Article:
Spencer Robinson was one of the early pioneers of Glendale, arriving here the same year Glendale became a city. He later served as the city’s first mayor.
Robinson brought with him an illustrious history. Not only was he descended from old American Colonial stock, he was an accomplished singer who had often appeared in concert.
A native of Illinois, he was born to Dean and Julia (Spencer) Robinson. His mother was descended from a prominent English line, according to one of Robinson’s relatives, Steve Hunt. Hunt and his wife, Susan, who live here in Glendale, have done extensive research on Robinson.
Robinson’s Spencer ancestors left England for Massachusetts in the early 1600s. His grandfather, John Winchell Spencer, was among the first settlers at Rock Island, Illinois; serving as the first county judge and donating the land and funds to erect a Methodist Church in that city.
His mother, Julia Spencer, was a founding member of the Rock Island chapter of the Daughters of the American Revolution and was also a member of the Colonial Dames. In 1859, she married Dean Tyler Robinson, a lumber dealer, and member of another old colonial family. Their son, Spencer, was born in 1868.
As a young man, Spencer Robinson worked on riverboats. After graduating from Lafayette College in Pennsylvania in 1891, he became a traveling salesman for the Rock Island Plow Company, covering the state of Iowa, all the while developing his tenor voice and considering a career as a professional singer.
Three years after graduation, he made the decision to concentrate on a singing career. He moved to Chicago to study voice and began performing in concerts. Then he embarked on a concert tour that included Great Britain and Europe, studying, performing and later teaching.
According to the Glendale News-Press, March 19, 1955, Robinson sang on the opera stage in Chicago and also on the Chautauqua circuit and with several prominent evangelists of the day, including Billy Sunday. He was in his early 30s by 1900 when he made his first trip to Los Angeles to perform at the Hazard Pavilion on Hill Street with evangelist Bob Burdette. He also appeared at the First Methodist Church, where his uncle, Reverend Romaine S. Cantine was the minister, according to Hunt.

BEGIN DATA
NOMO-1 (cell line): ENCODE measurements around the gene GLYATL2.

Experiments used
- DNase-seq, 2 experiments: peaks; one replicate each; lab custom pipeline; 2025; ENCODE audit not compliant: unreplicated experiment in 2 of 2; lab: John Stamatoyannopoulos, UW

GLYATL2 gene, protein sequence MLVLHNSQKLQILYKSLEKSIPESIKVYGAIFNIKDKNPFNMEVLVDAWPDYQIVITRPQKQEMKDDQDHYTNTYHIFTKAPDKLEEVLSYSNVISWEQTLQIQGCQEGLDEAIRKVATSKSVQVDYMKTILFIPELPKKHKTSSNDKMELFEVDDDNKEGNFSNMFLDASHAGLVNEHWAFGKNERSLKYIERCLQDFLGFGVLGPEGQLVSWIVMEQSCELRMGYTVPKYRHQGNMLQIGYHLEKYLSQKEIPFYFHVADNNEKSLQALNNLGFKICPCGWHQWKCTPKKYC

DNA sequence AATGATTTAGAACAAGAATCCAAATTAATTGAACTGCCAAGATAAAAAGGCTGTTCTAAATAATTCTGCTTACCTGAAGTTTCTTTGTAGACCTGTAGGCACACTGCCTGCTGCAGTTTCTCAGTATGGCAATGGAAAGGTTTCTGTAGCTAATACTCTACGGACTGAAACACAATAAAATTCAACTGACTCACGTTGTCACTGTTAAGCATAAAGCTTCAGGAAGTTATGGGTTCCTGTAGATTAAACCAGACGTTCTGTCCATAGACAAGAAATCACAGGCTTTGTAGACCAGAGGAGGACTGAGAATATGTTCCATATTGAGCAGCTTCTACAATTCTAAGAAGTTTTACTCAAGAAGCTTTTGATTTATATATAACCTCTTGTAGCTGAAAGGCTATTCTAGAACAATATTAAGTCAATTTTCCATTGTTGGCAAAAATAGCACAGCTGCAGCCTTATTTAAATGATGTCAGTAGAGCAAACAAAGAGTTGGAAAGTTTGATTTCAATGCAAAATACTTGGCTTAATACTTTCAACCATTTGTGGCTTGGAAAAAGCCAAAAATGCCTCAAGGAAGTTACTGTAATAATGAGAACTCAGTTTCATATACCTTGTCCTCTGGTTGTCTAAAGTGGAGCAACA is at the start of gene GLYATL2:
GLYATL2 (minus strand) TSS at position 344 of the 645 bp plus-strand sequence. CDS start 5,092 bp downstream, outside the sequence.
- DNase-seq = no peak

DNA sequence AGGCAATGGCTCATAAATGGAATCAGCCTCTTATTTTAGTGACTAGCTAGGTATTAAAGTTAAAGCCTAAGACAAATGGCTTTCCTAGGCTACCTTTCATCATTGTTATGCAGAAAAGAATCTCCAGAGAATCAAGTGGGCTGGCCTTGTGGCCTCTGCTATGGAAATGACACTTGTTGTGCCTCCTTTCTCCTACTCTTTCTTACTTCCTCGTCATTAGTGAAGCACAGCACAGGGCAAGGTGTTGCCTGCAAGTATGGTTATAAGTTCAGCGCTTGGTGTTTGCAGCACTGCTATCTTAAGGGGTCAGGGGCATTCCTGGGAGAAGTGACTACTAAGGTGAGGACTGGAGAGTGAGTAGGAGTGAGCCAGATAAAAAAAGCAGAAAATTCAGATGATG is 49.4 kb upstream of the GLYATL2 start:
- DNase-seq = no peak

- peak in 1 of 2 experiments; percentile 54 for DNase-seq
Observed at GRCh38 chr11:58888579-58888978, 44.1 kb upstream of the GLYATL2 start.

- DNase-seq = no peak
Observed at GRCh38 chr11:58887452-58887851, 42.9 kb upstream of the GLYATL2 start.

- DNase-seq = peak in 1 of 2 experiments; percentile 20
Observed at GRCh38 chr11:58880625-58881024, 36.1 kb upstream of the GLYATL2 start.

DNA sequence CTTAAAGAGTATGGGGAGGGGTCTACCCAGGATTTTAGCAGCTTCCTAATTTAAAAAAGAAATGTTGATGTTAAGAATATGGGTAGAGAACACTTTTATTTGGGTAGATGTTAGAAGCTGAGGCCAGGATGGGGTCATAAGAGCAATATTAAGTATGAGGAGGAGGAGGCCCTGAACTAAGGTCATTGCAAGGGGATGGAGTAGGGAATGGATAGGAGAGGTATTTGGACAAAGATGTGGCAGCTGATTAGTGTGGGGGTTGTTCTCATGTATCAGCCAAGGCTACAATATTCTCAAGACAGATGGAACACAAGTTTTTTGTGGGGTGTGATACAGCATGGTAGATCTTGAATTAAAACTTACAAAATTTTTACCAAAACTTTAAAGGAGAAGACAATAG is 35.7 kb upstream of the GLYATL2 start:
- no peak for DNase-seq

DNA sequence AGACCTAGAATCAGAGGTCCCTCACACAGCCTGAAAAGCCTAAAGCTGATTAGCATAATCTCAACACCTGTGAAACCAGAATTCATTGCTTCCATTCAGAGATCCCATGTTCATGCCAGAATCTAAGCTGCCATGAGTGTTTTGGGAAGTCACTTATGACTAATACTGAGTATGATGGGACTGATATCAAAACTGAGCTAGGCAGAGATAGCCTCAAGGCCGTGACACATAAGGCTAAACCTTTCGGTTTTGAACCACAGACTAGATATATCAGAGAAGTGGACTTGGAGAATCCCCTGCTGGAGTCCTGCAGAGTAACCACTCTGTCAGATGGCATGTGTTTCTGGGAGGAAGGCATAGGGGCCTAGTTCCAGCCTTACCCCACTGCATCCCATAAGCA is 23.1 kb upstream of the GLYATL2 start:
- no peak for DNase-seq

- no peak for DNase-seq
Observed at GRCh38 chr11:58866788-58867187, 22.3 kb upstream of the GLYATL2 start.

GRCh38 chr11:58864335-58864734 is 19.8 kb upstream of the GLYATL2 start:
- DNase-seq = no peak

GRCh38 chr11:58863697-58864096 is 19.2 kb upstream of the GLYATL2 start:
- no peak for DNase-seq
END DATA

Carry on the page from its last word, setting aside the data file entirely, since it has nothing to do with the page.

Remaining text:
Robinson was so impressed with this area that he returned and, in 1906, purchased a 12-acre tract in the Windsor Road area. He and his wife, Bertha (Sonntag) and their children, Julia, Jean and Dean, lived at 1234 East Windsor Road. He soon purchased additional acreage and then sold them as residential lots. In 1912 he turned to real estate, with an office at 612 East Broadway.
He and another real estate agent facilitated the change of Sixth Street to Colorado Street, so the street name would conform to Colorado Boulevard, which ran through Eagle Rock and Pasadena, according to “Glendale Area History.” At one point, he was also a partner in a car dealership, the Tupper-Robinson Company.
An advertisement in the Glendale Evening News, March 15, 1912, describes a Maxwell Messenger, a new two-cylinder,16-horsepower roadster that was said to cost less than a four-cylinder car and go just as far and almost as fast. The cost? $675.
Robinson was elected to the Board of Trustees in 1919 and served for three terms. During that time, a city charter was adopted and he was elected as the first mayor under the new charter.
Readers Write: George Ellison of Special Collections answers a query (Verdugo Views, July 10, 2011) regarding the origin of Willard Avenue in Northwest Glendale. “Willard Avenue, from 6200 San Fernando Road, was laid out through a subdivision handled by Willard Fry and was given his name.” Willard runs between San Fernando and Glenoaks Boulevard.